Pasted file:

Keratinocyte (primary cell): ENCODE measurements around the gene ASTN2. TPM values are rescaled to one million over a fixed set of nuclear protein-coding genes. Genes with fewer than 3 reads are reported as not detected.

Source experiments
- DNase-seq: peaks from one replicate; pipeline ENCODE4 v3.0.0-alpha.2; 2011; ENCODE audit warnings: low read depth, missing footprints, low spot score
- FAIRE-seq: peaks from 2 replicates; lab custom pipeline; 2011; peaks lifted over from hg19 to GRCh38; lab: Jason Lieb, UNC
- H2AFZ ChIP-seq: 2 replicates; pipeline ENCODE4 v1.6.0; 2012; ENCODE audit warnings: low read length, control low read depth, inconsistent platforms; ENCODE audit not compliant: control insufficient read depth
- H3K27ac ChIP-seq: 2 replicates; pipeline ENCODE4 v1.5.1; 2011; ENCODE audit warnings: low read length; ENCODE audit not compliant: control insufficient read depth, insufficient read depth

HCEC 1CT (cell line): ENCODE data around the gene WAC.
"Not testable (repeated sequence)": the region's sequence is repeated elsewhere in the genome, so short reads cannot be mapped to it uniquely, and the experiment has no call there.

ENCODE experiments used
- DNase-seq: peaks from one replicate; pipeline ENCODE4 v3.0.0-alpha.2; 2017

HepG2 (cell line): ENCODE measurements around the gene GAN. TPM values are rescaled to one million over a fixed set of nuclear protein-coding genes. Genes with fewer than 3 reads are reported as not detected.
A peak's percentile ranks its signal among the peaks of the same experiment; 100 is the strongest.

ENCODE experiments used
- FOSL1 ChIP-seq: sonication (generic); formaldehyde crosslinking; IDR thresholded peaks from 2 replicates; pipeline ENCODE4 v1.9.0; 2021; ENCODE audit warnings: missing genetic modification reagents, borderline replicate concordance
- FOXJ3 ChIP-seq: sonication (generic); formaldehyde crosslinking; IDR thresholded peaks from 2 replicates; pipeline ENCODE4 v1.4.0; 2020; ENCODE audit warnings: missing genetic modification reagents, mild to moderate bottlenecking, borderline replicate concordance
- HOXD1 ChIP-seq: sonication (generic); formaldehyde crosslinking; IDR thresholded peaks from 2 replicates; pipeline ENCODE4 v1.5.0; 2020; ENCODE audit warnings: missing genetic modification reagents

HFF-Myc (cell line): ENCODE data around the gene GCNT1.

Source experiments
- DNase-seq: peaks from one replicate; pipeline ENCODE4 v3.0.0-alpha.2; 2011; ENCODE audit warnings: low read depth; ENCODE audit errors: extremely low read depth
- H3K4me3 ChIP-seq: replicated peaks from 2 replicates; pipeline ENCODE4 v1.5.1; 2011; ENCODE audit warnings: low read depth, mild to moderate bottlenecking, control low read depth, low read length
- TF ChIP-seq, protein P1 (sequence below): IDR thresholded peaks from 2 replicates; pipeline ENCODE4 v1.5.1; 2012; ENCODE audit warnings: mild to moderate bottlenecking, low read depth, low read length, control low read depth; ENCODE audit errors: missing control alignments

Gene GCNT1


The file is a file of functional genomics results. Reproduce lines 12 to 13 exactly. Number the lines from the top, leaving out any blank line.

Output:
A peak's percentile ranks its signal among the peaks of the same experiment; 100 is the strongest.

ENCODE experiments used